Just a day before gay marriage in the U.S. received a significant boost from the Supreme Court, the much-anticipated Extraordinary Synod on the Family opened in Rome yesterday with Pope Francis pointedly criticizing “bad shepherds” who seek money and power and “lay intolerable burdens on the shoulders of others, which they themselves do not lift a finger to move.”
As some 190 bishops and a collection of lay advisors meet to discuss “pastoral challenges” facing Catholic families, divisions are being laid bare in the church that were largely suppressed in the Pope John Paul II/Benedict years, with a cabal of conservative bishops (presumably the “bad shepherds”) looking to beat back any liberalization of church doctrine promoted by more moderate cardinals.
Realistically any alteration of church doctrine that would come out of the synod would be modest and most likely would revolve around communion for divorced Catholics. On the more conservative end, there might be some minor tweaks to the annulment process that would broaden the grounds for annulment to include being too immature to have entered into a legitimate sacramental marriage.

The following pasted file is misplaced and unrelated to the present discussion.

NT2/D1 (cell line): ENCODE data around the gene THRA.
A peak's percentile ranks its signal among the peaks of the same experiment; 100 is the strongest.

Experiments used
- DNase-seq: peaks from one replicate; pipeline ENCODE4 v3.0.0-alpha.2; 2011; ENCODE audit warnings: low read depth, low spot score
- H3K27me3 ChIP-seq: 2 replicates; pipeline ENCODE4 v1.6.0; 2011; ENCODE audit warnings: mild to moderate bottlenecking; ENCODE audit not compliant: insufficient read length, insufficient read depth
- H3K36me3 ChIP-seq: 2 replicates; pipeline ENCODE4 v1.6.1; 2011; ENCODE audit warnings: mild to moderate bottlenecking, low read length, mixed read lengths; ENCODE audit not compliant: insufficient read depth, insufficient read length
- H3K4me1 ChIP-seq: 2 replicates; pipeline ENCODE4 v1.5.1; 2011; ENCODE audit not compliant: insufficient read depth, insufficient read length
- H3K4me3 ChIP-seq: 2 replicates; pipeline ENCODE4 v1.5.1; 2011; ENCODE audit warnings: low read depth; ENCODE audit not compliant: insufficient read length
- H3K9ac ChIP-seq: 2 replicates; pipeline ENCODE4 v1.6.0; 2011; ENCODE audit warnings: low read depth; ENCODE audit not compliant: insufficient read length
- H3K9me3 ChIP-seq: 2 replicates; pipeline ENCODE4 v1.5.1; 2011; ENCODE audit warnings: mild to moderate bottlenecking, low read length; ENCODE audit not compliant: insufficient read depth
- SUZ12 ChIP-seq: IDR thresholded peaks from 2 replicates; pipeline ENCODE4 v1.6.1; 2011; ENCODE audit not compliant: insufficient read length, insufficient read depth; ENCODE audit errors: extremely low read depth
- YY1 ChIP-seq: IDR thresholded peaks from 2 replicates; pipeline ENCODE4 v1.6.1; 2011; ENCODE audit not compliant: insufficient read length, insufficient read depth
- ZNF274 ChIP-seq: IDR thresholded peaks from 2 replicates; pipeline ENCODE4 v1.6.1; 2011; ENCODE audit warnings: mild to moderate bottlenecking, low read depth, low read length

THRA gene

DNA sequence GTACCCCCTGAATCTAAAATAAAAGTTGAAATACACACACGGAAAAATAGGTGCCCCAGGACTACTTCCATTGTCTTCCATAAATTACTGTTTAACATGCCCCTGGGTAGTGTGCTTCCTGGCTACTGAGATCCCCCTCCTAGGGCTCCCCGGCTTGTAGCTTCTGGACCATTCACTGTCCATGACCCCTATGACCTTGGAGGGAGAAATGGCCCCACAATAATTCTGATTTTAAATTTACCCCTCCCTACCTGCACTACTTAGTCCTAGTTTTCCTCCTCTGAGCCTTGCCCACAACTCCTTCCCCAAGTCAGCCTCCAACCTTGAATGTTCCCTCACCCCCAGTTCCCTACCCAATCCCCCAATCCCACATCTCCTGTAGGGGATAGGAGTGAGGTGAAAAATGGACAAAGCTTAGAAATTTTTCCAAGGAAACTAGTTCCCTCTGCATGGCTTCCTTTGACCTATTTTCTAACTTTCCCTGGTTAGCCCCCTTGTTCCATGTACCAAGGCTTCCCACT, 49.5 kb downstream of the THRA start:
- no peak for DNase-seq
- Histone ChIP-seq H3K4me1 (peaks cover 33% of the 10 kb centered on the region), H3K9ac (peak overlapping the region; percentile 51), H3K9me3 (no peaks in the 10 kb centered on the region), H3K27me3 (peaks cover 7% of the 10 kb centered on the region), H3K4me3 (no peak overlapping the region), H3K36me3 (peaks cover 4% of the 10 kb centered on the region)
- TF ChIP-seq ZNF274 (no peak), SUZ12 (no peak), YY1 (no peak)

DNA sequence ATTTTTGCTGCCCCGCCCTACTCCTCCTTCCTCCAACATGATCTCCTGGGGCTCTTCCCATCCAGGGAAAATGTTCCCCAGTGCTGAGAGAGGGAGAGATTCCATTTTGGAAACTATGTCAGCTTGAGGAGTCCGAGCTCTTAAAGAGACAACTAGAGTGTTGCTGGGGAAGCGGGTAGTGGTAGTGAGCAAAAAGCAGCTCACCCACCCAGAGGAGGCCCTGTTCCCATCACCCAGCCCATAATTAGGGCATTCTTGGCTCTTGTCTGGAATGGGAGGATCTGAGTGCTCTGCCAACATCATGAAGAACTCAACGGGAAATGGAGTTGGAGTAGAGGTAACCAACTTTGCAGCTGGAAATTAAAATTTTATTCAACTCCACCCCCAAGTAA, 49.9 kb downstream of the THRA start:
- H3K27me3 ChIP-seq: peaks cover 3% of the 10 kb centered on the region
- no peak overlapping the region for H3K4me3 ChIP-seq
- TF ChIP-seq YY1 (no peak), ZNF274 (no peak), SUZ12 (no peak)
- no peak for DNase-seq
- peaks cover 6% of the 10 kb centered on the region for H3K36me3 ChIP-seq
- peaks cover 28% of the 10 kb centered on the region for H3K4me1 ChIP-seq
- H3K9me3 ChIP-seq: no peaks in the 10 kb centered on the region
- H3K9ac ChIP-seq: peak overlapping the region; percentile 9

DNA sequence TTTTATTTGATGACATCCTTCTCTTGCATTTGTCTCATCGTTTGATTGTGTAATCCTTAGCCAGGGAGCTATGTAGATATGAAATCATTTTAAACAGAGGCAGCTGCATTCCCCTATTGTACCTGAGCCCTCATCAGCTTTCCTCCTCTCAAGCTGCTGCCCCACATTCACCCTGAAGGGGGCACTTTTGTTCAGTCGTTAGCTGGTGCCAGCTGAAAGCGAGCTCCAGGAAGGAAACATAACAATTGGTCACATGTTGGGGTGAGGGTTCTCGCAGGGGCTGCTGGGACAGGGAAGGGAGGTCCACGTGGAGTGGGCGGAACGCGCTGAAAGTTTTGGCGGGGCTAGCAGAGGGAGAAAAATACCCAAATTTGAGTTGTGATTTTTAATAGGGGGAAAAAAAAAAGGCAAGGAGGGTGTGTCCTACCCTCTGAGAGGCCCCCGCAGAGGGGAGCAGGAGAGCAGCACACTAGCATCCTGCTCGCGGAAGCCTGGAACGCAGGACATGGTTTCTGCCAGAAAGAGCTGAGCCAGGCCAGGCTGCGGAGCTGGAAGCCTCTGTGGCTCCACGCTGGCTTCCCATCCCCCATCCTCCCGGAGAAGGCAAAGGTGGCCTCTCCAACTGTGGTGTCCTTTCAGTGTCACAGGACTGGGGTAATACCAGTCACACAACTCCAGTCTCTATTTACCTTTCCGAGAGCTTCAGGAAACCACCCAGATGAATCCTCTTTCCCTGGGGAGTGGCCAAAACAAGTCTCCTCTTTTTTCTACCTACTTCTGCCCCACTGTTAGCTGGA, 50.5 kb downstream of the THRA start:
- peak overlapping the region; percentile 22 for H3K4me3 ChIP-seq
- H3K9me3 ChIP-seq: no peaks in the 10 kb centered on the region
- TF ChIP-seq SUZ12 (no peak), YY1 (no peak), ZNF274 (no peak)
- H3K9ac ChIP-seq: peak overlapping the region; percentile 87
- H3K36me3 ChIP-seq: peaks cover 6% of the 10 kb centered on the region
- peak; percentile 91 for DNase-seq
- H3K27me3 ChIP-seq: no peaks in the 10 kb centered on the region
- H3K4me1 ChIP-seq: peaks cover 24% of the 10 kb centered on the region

On the most optimistically liberal end, Francis’ major ally Cardinal Walter Kasper has suggested some sort of “penance” work-around that wouldn’t alter the church’s teaching on the indissolubility of marriage but would allow some divorced Catholics to receive Communion even if they’ve remarried without having their previous marriage annulled.
From both the preparatory synod document and the buzz going in, there appears to be zero change of any revision to doctrine involving contraception or gay marriage.
But this doesn’t mean that the stakes aren’t still high. What’s evolving isn’t so much a battle over doctrine but a fight for the soul of the church. Francis and his allies are promoting a vision of the church that’s much more live-and-let-live, repeatedly turning to the word “mercy” to describe how they view the application of doctrine to the actual lives of Catholics, guided by a sense of the larger mission of the church as spreading the Gospel, not enforcing laws.